Saw horses are an essential fixture in every workshop whether you’re a woodworker, blacksmith, or mechanic. When I decided to build a set of my own I didn’t want to go the traditional route and make fixed leg saw horses, so I came up with a design that was a little different. I am not the first and will likely not be the last to design a variation of this time-tested work support but decided to make a tutorial on it anyways. My version of these fold-able sawhorses are designed to be compact but strong all at the same time. As you will see in the following paragraphs these saw horses can hold a considerable amount of weight and, although I don’t test them to find out exactly how much weight they can withstand, my simple test does validate that they can take what most people will put them through.
There aren’t a lot of materials and hardware that are needed to make these saw horses. Below is a list of what you will need:
- Wall Hangers
- Large barn door style hinges
- Eye Hooks
- Pocket Hole Screws
- 6 Kiln Dried 2 X 4’s
To begin this project I first measured, marked and cut all the 2 x 4’s to their necessary lengths. I make all of the cuts using my miter saw.
A total of 14 cuts is necessary to batch out all the various components of these sawhorses. There were 8 cuts made for the legs, 4 for the side braces, and 2 for the top surfaces.
With all the cuts made I marked the angle at which the legs will sit at when fully extended. This is done using a digital angle gauge.
I used the same angle gauge to tilt my table saw blade to the correct angle and used my table saw, in conjunction with my miter gauge, to execute the cuts. Now you may be asking yourself, “why doesn’t he use his miter saw to make these cuts?”, and the answer is that my miter saw doesn’t have a dedicated tick mark for 19 -degrees and it was much easier and more accurate to set the angle on my table saw.
Now that the angles on the legs are cut it's time to drill some pocket holes. I use my Kreg Foreman to drill pocket holes on the inside top edge of 4 of the 8 legs and the inside edges of all four support braces.
For purposes of aligning the leg's I drew a line down the center of each top surface piece then measured in from each end and made an additional mark. These marks indicate where the legs need to be position relative to the bottom surface of the top surface piece. I hope that last sentence made sense.
Determining the proper placement of the leg hinges is a crucial part of this build. I decided the best course of action was to attach the fixed leg temporarily, find the placement, then attach one side of the hinge to the fixed leg. I could then place the other leg up against the hinge and mark the location of where screws needed to be placed. I then removed the fixed leg and attached the other side of the hinge using screws before reattaching the whole leg assembly to the top surface. It may be clearer to visualize what I just wrote by looking closely at the pictures above.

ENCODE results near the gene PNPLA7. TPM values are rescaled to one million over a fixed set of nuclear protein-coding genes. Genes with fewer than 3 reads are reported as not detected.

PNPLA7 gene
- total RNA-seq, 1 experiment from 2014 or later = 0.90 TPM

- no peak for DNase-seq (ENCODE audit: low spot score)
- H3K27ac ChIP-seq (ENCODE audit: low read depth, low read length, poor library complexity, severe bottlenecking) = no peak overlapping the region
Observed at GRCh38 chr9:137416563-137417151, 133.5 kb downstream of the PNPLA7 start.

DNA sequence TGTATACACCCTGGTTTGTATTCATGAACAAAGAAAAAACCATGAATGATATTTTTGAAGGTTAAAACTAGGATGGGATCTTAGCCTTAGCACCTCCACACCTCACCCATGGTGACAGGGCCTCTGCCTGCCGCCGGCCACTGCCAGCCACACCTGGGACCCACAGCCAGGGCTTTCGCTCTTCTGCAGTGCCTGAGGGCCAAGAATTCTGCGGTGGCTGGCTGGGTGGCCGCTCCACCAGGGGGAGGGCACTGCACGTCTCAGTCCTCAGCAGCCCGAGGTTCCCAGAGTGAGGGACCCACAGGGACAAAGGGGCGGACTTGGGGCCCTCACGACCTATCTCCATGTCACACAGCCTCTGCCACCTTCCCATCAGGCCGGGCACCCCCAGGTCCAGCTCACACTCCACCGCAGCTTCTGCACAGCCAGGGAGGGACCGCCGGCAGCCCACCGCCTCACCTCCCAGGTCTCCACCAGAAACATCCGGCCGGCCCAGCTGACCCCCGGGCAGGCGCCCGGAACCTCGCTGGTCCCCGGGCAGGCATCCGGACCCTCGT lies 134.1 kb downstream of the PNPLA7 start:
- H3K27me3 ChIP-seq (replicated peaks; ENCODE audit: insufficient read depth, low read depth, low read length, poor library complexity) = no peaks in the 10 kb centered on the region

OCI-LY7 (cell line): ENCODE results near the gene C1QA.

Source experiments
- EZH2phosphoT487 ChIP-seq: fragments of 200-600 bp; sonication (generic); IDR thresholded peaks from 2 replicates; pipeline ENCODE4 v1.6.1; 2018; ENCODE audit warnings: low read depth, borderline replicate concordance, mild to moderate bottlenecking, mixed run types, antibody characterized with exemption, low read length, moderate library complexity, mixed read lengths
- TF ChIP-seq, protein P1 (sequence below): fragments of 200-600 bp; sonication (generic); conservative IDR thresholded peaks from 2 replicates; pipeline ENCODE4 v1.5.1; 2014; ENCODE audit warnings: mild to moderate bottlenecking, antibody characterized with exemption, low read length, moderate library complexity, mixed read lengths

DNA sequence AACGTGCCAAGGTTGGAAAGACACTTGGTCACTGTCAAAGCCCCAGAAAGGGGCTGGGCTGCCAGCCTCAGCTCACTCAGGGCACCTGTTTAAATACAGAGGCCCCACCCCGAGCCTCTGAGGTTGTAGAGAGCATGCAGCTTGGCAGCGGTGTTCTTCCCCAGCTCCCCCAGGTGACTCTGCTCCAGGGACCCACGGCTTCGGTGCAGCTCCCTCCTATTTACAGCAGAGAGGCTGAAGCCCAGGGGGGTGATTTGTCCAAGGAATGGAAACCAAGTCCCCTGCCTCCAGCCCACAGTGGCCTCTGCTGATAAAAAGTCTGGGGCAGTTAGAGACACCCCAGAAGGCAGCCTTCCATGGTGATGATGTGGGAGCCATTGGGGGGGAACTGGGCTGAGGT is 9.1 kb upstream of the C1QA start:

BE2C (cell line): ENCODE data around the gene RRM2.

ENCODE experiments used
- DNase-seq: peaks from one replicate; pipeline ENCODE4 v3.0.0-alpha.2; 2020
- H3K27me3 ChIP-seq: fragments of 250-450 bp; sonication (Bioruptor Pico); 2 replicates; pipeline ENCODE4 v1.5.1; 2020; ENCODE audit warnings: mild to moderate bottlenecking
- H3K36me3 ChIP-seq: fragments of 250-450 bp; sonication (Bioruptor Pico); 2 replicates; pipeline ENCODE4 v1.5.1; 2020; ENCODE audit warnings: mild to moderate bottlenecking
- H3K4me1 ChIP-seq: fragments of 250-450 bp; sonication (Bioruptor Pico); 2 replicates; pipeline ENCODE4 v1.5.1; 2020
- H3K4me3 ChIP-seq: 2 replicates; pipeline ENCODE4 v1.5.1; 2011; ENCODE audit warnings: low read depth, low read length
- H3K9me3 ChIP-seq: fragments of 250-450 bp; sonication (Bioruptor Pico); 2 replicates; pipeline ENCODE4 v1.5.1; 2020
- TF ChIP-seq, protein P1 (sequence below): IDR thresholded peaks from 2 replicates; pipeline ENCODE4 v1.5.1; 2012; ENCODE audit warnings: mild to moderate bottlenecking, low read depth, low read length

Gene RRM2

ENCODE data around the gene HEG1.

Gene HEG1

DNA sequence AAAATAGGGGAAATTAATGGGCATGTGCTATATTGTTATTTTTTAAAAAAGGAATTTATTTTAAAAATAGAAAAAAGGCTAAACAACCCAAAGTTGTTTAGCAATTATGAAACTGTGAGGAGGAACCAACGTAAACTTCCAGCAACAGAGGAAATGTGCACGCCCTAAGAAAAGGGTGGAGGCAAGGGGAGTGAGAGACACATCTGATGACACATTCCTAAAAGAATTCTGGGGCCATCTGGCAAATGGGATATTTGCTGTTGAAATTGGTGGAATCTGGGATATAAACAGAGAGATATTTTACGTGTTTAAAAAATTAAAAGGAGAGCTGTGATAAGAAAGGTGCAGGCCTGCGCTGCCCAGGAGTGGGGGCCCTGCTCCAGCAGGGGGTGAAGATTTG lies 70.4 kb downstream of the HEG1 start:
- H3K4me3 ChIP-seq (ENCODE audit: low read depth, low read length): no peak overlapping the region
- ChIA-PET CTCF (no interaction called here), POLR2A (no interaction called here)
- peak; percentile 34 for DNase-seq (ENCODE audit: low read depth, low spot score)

After attaching all four leg assemblies I first clamp the cross braces to the legs and attach them permanently using pocket hole screws. These braces tie both leg assemblies on each saw horse together making the hinges move in concert with one another.
With all the assembly finished its time to attach the eye hooks and chain. To prevent the cross brace from splitting, I first drill a pilot hole which excepts the eye hook.
Each eye hook will be linked together using some light duty chain. To cut the chain to length I used bolt cutters.
I attached the chain using pliers. This light duty chain is easy to pry open and close so it was a synch to complete this part of the build. If you don’t have bolt cutters, alternatively, you could use a hack saw to cut this chain to length. The purpose of the chain is to prevent the legs from overextending if too much weight is placed on each saw horse. It’s not a failsafe but provides a little more resistance in a dire situation.
To test the saw horses I placed my entire body weight on top of one balancing myself. The saw horses held my weight without issue.
I have had these saw horses in my shop for a while now and they have been invaluable when working with large sheet goods and materials in excess of 6 ft. I couldn’t imagine not having them to use and their collapsible design have made them a dream to store when not needed. As most garage shop owners can attest to, floor and wall space is very valuable so the less you can utilize for fixtures such as these the better.
I hope you enjoyed this tutorial and I thank you for reading. Please let me know what you think down below in the comment section or on my YouTube channel. As always please like, follow, or subscribe to my social media accounts if you liked what you read or watched if you want to support my efforts.